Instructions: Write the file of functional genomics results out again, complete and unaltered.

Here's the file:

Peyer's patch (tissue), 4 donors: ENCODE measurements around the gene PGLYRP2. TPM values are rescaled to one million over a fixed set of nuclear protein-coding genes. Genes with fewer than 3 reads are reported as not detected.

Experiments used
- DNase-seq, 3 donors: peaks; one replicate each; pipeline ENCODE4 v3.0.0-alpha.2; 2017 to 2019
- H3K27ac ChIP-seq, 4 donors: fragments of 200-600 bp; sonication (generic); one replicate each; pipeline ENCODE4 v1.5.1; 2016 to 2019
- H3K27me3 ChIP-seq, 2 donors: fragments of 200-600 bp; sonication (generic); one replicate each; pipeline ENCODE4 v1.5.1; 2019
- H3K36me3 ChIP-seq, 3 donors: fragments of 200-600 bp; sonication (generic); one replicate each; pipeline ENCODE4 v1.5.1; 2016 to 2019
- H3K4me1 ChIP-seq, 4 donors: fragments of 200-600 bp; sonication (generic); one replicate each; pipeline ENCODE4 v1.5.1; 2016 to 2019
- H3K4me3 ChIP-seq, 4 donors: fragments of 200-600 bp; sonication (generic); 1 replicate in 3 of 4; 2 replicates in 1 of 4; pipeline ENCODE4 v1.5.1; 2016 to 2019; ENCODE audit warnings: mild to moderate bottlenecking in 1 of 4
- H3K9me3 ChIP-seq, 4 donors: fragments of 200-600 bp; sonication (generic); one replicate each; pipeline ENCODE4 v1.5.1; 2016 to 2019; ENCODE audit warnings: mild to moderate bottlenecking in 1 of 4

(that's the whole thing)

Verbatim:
Peyer's patch (tissue), 4 donors: ENCODE measurements around the gene PGLYRP2. TPM values are rescaled to one million over a fixed set of nuclear protein-coding genes. Genes with fewer than 3 reads are reported as not detected.

Experiments used
- DNase-seq, 3 donors: peaks; one replicate each; pipeline ENCODE4 v3.0.0-alpha.2; 2017 to 2019
- H3K27ac ChIP-seq, 4 donors: fragments of 200-600 bp; sonication (generic); one replicate each; pipeline ENCODE4 v1.5.1; 2016 to 2019
- H3K27me3 ChIP-seq, 2 donors: fragments of 200-600 bp; sonication (generic); one replicate each; pipeline ENCODE4 v1.5.1; 2019
- H3K36me3 ChIP-seq, 3 donors: fragments of 200-600 bp; sonication (generic); one replicate each; pipeline ENCODE4 v1.5.1; 2016 to 2019
- H3K4me1 ChIP-seq, 4 donors: fragments of 200-600 bp; sonication (generic); one replicate each; pipeline ENCODE4 v1.5.1; 2016 to 2019
- H3K4me3 ChIP-seq, 4 donors: fragments of 200-600 bp; sonication (generic); 1 replicate in 3 of 4; 2 replicates in 1 of 4; pipeline ENCODE4 v1.5.1; 2016 to 2019; ENCODE audit warnings: mild to moderate bottlenecking in 1 of 4
- H3K9me3 ChIP-seq, 4 donors: fragments of 200-600 bp; sonication (generic); one replicate each; pipeline ENCODE4 v1.5.1; 2016 to 2019; ENCODE audit warnings: mild to moderate bottlenecking in 1 of 4